a small observational study of the social interactions of 7 teenagers with Down
syndrome in mainstream secondary schools in comparison with peers in the same classes.
She reported that there were no differences in overall time spent in interacting
with others nor the average length of an interaction. However, when considering
the interactions of the teenagers with Down syndrome, more were initiated by the
other person than was the case for the typically developing peers and more interactions
were with adults rather than peers. Topics of conversation were more likely to be
work related than socially related for the teenagers with Down syndrome. These teenagers
are being supported in fully inclusive classes by a Learning Support Assistant,
which explains the amount of adult initiated and work related interactions. The
positive findings are that the pupils with Down syndrome are in conversations as
often and for as long as their peers. The negative findings are that too many of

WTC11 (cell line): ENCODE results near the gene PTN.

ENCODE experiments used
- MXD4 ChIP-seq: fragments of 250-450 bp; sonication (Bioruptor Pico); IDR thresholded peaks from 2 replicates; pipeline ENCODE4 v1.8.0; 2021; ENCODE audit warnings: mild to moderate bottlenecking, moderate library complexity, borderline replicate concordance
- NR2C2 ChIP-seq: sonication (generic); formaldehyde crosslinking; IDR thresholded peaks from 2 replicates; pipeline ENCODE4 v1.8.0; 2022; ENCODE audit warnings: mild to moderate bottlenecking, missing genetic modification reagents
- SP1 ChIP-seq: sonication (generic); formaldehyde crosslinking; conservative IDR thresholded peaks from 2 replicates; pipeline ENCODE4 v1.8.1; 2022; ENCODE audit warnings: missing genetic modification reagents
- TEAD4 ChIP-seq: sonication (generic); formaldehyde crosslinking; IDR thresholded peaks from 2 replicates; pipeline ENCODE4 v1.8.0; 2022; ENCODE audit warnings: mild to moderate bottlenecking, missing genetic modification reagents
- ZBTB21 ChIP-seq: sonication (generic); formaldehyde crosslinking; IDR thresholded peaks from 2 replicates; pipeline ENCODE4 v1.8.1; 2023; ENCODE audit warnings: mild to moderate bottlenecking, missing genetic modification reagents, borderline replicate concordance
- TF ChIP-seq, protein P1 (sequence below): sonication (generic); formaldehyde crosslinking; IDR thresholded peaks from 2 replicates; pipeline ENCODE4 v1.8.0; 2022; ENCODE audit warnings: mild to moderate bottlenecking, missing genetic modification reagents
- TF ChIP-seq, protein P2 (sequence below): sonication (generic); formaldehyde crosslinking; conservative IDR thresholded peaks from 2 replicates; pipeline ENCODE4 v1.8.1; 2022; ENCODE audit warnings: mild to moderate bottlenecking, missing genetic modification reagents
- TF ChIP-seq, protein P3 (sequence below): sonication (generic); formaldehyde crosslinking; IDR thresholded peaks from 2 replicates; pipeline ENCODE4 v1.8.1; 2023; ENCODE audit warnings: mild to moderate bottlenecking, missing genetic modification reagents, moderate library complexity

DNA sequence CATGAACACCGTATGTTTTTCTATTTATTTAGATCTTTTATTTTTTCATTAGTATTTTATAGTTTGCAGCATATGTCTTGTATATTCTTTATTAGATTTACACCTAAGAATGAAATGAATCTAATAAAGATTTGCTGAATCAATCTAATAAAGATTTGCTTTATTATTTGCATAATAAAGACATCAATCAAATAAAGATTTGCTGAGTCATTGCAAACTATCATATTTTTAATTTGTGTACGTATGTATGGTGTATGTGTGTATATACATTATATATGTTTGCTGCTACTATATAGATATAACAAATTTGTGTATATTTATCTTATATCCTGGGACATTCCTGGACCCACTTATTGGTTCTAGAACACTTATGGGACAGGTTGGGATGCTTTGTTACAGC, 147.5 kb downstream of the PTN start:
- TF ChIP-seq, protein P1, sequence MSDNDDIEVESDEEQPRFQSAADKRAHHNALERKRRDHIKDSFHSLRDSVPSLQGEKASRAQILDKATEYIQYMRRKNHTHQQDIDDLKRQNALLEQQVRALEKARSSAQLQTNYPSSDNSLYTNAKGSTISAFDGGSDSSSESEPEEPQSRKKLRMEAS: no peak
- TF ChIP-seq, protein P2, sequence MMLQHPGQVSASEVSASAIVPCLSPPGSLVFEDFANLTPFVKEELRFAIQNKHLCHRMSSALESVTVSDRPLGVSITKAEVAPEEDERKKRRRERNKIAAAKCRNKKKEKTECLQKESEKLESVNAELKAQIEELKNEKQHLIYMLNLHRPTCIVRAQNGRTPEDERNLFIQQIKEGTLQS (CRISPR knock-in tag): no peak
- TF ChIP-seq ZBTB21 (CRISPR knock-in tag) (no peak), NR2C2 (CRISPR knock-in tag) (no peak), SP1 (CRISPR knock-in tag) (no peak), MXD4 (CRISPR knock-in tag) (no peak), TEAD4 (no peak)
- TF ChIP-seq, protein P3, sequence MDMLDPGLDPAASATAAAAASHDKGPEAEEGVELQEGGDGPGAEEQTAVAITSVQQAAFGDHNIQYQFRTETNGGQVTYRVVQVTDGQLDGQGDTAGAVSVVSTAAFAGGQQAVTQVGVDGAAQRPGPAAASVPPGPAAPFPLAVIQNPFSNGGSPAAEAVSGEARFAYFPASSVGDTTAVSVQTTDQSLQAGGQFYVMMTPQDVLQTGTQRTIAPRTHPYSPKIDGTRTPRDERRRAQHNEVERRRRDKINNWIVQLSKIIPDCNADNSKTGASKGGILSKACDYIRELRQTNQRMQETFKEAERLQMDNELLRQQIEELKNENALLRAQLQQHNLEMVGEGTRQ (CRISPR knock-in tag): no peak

these conversations are with an adult and initiated by the other partner. The value
of this type of study is that the findings can be discussed in school and efforts
made to be sensitive to these issues. For example, perhaps seating arrangements
would influence adult versus peer conversations, as often the Learning Support Assistant
is seated beside the student with Down syndrome to support their learning in lessons,
reducing casual interactions with peers. If students with Down syndrome are less
confident in initiating conversations, then this might be addressed directly with
the pupil by providing some support and practice for conversations and by alerting
the other pupils to the need to support the pupil.
It has been suggested that the self-esteem and happiness
of students with Down syndrome might be adversely affected by being in mainstream
education, where they may be surrounded by more able children all the time. The
only study available on this issue at present is one by Gould.
Gould investigated the self-concept of 24 teenagers aged
12 to 18 years, 11 in mainstream education and 13 in special education. She found
no difference in their levels of self-concept and concludes that ''the crucial factor
is that individuals feel happy and secure in their school placement, and receive
positive attitudes towards their efforts and abilities in school''. She also found
no relationship between ability measures and levels of self-concept among these